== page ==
How is a credit score calculated?

There are five main factors, which credit agencies use to calculate an individual’s credit score. The elements have different degrees of importance. The factors borrowers control most have the greatest influence on the credit score.


Creditors give the highest degree of relevance to an individual’s payment history when calculating a credit score.A credit score of 635 may seem randomly assigned, but this is not the case. The borrower’s long-term behavior predicts future behavior based on the belief that how a borrower acted in their past financial activities will predict the borrower’s future actions. If a payment history contains late payments or defaulted loans, the type of debt and the amount of debt also are factors. Ultimately, defaulting on a mortgage of tens of thousands of dollars will do more damage to a credit score than defaulting on a five-hundred dollar credit card bill. However, all late payments and defaults will lower a borrower’s credit score.


Lenders look at how much available credit the borrower uses at any given time. The concern here is that a borrower who routinely maxes out credit cards, or even comes close to the allotted credit limit, is not able to use credit responsibly. Another point of concern is that a borrower who consistently is accruing more debt is a borrower who is in financial a crisis and therefore not a good credit risk.


Creditors see a borrower with a lengthy credit history with few or no late payments as a good credit risk. As in the other categories, the assumption is that an individual’s past behavior predicts the future behavior. A lender who sees a borrower’s short and uneven credit history also sees a greater risk of default.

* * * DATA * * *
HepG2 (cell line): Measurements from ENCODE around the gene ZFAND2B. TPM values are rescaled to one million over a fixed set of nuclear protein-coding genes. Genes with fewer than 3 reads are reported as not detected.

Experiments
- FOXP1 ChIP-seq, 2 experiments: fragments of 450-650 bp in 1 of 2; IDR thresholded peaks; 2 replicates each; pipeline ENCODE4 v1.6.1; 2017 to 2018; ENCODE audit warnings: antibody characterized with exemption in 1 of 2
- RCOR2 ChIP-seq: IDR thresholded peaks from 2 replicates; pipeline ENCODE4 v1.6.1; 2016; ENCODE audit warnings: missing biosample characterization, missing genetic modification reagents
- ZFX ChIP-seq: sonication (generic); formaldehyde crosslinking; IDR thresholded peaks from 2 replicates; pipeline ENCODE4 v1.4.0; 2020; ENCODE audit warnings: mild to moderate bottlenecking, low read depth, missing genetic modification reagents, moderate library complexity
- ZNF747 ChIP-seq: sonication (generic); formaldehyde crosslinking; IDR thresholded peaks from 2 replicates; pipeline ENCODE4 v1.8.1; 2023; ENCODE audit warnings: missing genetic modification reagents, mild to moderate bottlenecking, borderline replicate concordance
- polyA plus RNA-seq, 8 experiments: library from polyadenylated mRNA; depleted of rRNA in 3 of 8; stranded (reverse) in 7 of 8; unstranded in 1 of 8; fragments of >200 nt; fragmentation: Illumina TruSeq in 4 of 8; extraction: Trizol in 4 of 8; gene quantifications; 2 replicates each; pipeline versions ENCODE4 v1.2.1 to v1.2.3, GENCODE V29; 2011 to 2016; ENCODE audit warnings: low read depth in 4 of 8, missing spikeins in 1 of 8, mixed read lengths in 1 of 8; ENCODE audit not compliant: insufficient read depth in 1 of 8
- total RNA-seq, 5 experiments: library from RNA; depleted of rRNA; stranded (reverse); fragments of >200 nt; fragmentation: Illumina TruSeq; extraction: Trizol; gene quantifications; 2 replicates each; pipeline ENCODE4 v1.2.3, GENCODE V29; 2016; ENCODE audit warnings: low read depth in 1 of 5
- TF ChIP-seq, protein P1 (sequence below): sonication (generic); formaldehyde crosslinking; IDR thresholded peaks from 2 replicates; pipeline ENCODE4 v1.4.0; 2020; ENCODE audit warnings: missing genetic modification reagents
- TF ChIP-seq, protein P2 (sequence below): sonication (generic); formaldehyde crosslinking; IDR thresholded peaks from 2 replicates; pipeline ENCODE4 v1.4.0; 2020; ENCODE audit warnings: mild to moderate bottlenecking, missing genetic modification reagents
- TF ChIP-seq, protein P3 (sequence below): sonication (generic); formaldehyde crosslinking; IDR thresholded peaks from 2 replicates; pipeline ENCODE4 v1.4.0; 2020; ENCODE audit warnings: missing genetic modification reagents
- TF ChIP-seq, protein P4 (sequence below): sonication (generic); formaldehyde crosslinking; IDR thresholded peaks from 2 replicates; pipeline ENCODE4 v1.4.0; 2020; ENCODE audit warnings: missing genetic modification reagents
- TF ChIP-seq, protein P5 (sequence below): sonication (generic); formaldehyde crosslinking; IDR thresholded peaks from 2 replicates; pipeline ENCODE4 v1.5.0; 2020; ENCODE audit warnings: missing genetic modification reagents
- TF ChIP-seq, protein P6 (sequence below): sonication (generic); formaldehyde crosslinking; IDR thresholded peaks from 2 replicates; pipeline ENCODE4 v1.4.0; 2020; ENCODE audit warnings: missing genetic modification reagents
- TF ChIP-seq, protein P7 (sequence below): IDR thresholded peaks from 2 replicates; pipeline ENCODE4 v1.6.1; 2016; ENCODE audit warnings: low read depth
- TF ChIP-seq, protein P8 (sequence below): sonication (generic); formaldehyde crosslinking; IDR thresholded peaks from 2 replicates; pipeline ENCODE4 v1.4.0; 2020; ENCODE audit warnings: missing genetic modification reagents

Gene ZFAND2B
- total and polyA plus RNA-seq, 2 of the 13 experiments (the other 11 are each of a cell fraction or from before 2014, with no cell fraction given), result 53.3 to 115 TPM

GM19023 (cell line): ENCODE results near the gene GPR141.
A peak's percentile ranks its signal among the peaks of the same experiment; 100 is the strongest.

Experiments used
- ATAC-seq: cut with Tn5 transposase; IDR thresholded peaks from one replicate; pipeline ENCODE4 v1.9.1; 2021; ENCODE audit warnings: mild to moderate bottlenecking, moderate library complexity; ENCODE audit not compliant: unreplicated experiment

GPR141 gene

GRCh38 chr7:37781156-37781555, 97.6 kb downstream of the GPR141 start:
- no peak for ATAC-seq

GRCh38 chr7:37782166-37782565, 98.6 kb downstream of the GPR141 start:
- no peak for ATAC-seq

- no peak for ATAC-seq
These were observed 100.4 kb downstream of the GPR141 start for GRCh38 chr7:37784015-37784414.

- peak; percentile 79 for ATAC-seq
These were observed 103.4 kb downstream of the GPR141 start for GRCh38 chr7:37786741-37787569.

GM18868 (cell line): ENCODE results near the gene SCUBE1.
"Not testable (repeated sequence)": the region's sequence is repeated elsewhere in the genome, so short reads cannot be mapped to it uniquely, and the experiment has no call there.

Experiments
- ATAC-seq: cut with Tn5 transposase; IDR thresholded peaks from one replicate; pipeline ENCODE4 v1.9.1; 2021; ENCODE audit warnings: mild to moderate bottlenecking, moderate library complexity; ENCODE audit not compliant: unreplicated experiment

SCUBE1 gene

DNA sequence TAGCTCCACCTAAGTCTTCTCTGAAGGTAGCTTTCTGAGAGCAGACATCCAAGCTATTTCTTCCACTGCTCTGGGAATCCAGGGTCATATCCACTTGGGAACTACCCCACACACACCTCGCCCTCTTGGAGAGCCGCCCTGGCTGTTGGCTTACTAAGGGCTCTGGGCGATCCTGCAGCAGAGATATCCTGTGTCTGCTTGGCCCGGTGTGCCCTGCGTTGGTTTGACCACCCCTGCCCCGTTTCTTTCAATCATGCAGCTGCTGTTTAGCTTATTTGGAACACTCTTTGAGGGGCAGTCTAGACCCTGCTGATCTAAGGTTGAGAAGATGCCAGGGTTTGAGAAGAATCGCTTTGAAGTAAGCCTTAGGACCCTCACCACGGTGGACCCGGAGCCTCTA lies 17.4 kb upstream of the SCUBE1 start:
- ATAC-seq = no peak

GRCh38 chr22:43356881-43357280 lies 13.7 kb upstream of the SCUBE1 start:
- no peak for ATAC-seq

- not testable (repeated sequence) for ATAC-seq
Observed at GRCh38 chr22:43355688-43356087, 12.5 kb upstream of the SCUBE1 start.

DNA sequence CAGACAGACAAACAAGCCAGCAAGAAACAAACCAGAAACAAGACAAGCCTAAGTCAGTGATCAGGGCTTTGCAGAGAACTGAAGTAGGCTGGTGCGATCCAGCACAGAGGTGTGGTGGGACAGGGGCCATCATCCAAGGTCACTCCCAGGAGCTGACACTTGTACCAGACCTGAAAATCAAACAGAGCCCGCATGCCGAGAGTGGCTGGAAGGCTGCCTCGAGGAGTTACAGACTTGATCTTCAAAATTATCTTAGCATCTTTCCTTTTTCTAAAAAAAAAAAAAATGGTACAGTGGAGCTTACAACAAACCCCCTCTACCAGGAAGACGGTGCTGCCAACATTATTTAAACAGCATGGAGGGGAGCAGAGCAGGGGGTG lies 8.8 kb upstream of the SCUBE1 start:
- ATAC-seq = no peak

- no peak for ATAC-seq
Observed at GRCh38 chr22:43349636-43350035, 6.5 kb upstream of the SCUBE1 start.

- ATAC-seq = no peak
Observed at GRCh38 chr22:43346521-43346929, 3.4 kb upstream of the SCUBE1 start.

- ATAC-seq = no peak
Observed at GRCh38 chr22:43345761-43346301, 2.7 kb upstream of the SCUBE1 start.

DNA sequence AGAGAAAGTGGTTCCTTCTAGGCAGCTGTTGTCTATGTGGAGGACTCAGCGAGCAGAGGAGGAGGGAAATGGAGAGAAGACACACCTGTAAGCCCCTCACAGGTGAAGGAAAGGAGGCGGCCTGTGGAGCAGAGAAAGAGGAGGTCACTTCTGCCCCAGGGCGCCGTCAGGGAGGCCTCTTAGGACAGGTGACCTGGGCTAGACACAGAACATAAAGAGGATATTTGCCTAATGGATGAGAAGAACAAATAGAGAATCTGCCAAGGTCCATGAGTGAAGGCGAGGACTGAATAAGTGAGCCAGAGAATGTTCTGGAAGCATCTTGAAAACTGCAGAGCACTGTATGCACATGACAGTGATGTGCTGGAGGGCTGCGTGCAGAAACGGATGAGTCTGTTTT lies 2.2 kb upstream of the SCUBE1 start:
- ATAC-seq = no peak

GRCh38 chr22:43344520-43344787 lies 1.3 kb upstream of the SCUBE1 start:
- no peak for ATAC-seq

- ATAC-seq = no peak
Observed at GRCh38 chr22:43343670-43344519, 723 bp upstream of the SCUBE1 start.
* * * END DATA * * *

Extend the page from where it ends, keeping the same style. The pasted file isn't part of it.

Individuals should be cautious when seeking new credit card accounts or lines of credit. A sudden increase of credit applications raises concerns of a financial crisis and can negatively affect a credit score.


Lenders see the borrowers who have a mixture of revolving credit (credit cards) and installment credit (mortgages and student loans) as adept at credit management. Historically balancing a few types of credit means a potential borrower is a good risk.

It is clear that paying bills on time and not carrying a large credit balance are two keys to a good credit score as together those factors make up two-thirds of a credit rating. With an understanding of what goes into a credit score, a borrower may wonder how to build the credit score. Once again, revisiting the 635 Credit Score, a common question is how can the credit score be raised and how quickly can the credit score be raised. It takes some time to build up a credit rating, and it will not happen overnight. Following a few tips can help improve a credit score.

Ways to improve credit scores


It seems almost counterintuitive to improve credit by getting credit. However, the best way to prove credit worthiness is by contentiously repaying debts. A credit history holds thirty percent of credit scores weight because it gives creditors historical data pointing to the fact that an individual is a good risk. If a potential borrower is young or is in the process of rebuilding credit becoming an authorized user of a relative or close friend’s credit card is one way to prove creditworthiness. Another way is to get a secured credit card and faithfully make payments.